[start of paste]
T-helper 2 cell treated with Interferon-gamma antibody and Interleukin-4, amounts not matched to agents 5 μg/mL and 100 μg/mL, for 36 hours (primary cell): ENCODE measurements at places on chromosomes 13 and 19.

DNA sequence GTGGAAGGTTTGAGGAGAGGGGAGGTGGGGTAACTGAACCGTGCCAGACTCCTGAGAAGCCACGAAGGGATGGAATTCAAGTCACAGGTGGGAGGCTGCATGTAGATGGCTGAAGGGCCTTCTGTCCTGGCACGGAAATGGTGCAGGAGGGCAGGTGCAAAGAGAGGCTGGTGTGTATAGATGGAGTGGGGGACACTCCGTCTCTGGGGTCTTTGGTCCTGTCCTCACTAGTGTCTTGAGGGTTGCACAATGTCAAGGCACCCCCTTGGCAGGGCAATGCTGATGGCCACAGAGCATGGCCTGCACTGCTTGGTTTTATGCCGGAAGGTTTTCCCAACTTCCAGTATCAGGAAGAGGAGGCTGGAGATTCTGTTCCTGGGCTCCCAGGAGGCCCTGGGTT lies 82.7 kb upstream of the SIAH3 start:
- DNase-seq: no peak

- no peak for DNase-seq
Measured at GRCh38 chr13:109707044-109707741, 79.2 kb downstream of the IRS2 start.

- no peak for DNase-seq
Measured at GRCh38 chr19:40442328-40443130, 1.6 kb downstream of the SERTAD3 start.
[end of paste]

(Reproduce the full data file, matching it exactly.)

T-helper 2 cell treated with Interferon-gamma antibody and Interleukin-4, amounts not matched to agents 5 μg/mL and 100 μg/mL, for 36 hours (primary cell): ENCODE measurements at places on chromosomes 13 and 19.

DNA sequence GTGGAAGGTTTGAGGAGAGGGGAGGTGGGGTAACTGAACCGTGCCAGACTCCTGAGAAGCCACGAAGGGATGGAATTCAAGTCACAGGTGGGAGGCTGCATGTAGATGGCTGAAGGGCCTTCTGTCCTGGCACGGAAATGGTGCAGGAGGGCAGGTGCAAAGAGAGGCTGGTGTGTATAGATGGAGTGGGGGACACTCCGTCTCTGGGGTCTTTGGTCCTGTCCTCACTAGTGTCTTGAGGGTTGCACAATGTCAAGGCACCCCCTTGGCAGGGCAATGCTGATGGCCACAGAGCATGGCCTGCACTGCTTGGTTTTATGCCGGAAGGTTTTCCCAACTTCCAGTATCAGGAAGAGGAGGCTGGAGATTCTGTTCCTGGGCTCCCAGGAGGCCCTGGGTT lies 82.7 kb upstream of the SIAH3 start:
- DNase-seq: no peak

- no peak for DNase-seq
Measured at GRCh38 chr13:109707044-109707741, 79.2 kb downstream of the IRS2 start.

- no peak for DNase-seq
Measured at GRCh38 chr19:40442328-40443130, 1.6 kb downstream of the SERTAD3 start.